By Kathleen Vanesian
By Amy Silverman
By Robrt L. Pela
By Jim Louvau
By Kathleen Vanesian
By Benjamin Leatherman
By New Times
By Becky Bartkowski
It's too easy to label Rachel Bess dark.
After all, the 24-year-old artist harbors an obvious obsession with mortality. Her artwork is more still-dead than still-life, often incorporating fragments of animal skeletons or human skulls, and the bleak landscapes she paints, with titles like The Nightmare, have earned the moniker of macabre more than once.
And then there are her own nightmares, which haunt her constantly, her jet-black hair -- a must for any self-proclaimed goth kid -- and her extensive collection of jarred animal carcasses, displayed casually in a back room of her central Phoenix home.
Indeed, it's all too easy to assume that Bess endured a childhood riddled with pain, or a traumatizing teen life, but Bess is determined to make our conclusions about her -- and her artwork -- harder to reach.
On the exterior, there's nothing about Bess' two-bedroom home that screams "house of the dead." Desert life flourishes in front, grapevines cling to the side of the house, and petite cantaloupes sprout in oversize flowerpots in back. Bess' Phoenix neighborhood, filled with older homes, is a quiet stop between the gritty section of Indian School Road, near the VA Hospital, and Camelback Road, five minutes from the glitzy Biltmore shopping center.
Bess greets visitors with a bashful hello and a slight smile, only to be upstaged by an attention-hungry Bengal cat named Lasa [sic] Velocity (after the Tibetan city Lhasa and the cat's breakneck pace). The brawny feline writhes around on an antique chair in the front room, one of only a few pieces of furniture in the house.
Bess, who teaches drawing at the New School for the Arts in Tempe, is truly a minimalist -- her unadorned walls and natural complexion say so. But the clutter of cleaning supplies, painting materials and random junk on the floor indicate her recent move from the Citywide Studios complex on 15th Avenue, an artsy alcove of downtown Phoenix.
Now, she has her own studio in her own backyard -- a garage turned painter's digs. Just like the rest of her house, the studio is still in the works, so there's little to gawk at. A stack of ornate, antique frames, which Bess uses for her smaller pieces, sits in the corner of the stuffy studio, and only one large painting, the aforementioned The Nightmare, is propped against the wall.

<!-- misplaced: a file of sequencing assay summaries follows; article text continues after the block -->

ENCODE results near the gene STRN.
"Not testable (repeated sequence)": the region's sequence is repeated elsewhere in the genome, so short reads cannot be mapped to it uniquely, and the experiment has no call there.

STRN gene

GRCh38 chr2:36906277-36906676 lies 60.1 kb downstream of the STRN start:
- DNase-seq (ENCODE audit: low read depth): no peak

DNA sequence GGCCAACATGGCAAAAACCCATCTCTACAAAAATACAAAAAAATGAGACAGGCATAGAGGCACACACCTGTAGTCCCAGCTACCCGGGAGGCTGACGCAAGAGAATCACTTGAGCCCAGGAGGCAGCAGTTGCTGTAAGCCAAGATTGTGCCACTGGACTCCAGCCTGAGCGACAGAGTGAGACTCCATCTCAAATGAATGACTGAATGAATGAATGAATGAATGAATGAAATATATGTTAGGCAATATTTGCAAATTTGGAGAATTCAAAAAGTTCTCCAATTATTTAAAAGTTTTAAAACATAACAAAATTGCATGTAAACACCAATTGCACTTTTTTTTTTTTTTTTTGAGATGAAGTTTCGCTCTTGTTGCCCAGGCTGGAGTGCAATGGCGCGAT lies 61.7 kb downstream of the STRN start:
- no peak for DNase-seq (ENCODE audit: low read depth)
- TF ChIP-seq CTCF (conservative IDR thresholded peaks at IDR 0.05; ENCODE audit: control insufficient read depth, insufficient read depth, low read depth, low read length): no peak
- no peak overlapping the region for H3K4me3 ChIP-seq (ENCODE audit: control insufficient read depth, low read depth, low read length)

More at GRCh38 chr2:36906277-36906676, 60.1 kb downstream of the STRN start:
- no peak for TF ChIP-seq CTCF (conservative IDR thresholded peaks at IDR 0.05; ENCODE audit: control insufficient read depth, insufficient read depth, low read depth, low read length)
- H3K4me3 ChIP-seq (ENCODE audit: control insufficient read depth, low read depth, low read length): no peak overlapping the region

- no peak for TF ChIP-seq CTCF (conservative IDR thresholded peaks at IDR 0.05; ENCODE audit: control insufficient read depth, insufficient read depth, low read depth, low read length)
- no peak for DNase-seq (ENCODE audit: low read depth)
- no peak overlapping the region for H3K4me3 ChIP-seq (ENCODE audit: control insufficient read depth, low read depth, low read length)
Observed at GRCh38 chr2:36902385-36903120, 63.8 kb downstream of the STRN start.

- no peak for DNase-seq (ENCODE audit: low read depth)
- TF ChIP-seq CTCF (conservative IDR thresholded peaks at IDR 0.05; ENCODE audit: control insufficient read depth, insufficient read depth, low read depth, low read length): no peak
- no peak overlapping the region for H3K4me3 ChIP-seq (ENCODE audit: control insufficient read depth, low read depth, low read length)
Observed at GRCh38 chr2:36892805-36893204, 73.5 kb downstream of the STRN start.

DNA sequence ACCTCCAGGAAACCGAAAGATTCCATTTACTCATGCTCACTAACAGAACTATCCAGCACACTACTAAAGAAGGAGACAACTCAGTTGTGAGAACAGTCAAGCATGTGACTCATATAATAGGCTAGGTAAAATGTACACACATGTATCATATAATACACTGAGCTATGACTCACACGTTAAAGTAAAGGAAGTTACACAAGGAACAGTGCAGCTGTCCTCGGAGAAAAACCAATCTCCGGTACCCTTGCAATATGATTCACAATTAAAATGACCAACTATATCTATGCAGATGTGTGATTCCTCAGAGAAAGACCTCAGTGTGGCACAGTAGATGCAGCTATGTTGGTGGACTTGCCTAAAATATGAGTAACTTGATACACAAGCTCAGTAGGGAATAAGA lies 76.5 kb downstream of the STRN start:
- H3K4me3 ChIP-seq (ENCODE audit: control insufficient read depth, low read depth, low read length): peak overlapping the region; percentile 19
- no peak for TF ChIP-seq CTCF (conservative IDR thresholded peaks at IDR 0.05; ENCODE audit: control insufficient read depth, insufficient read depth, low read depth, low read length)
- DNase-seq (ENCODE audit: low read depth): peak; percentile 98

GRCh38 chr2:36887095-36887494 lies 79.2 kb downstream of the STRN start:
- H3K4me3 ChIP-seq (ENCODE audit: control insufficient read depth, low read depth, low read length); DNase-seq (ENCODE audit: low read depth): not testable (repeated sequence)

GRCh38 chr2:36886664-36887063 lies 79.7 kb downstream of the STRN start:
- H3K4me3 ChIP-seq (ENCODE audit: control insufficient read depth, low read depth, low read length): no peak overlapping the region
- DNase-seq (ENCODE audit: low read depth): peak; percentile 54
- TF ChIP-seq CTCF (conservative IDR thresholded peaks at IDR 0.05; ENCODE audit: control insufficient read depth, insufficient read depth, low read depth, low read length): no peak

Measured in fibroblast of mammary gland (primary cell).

Like many of her paintings, The Nightmare is surreal at its simplest. With murky jade waters as its backdrop, the painting depicts two masked women, one crouched feebly on the seabed, her arms clutching her naked body, the other more clownlike in appearance gazing down at her. Fish skeletons float aimlessly by the fray, completing a scene that's all too familiar to the nightmare-prone artist. Bess adds that she also suffers from night terrors, a phenomenon that violently wakes its victims from slumber.
The lone painting hanging in her bedroom, Fishing in Darkness, is similarly dismal. The piece, which covers an entire wall, shows a woman fishing with an antique egg beater (in darkness, of course), her head draped in a squid carcass, as if it were the fashion.
Bess will eventually whip up her baroque-like oil paintings in her studio, but it's inside the house where she milks her inspiration.
Stemming from a lifelong fascination with natural history and forensics, Bess fills an otherwise empty room with animal remains. Dozens of jars, once filled with sweet Smuckers jam or spicy Tostitos salsa, now line the walls, stuffed with fermented snakes, eels, turtles and mice. A few were her pets at one time, but most she inherited from willing pet store owners.
"I get irritated with people out here -- how when something dies they just throw it away," says Bess, brushing aside a black hair ribbon from her eyes. "I like to keep them around."
And she has since she was a child growing up in Tempe, hoarding dead birds or lizards in her closet. She offers no real impetus for the hobby -- only that it runs in the family. Unbeknownst to Bess until she started college, her microbiologist mother once kept her own closet-dwelling collection of dead reptiles and rodents.
She also admits that keeping her lifeless friends around doesn't hurt when it's time to paint what she calls her "narrative illustrations," holding steadfast to her motto, "In Science I Trust."
"All my paintings have some origin in science," says Bess, who often paints herself into her work as well. "I have the same emotions and passion for the sciences and the natural world as a lot of people have about religion and Jesus."
Bess' recent installation, which ran at the Herberger Gallery in Phoenix from April through June, reflected this religion. Pieces like Half-Reanimated Hummingbird, which borders a delicate Hummingbird skeleton in a garish golden frame, Medusa, Medusae and Venus Got Lost all include some element of the natural world, either living or dead.
Half-Reanimated Hummingbird was the only piece from the Herberger collection to sell (pieces ranged from $275 to $1,800), but while Bess is still a novice when it comes to making art for profit, her palette has remained full. Since graduating from ASU in 2001, Bess has shown her work at Modified, monOrchid and Studio LoDo, all in Phoenix, and ASU's Step Gallery. The Herberger pieces will relocate to the Dollhaus Art Gallery in Williamsburg, New York, this December, and she's planning a show for January at the Casa Grande Museum.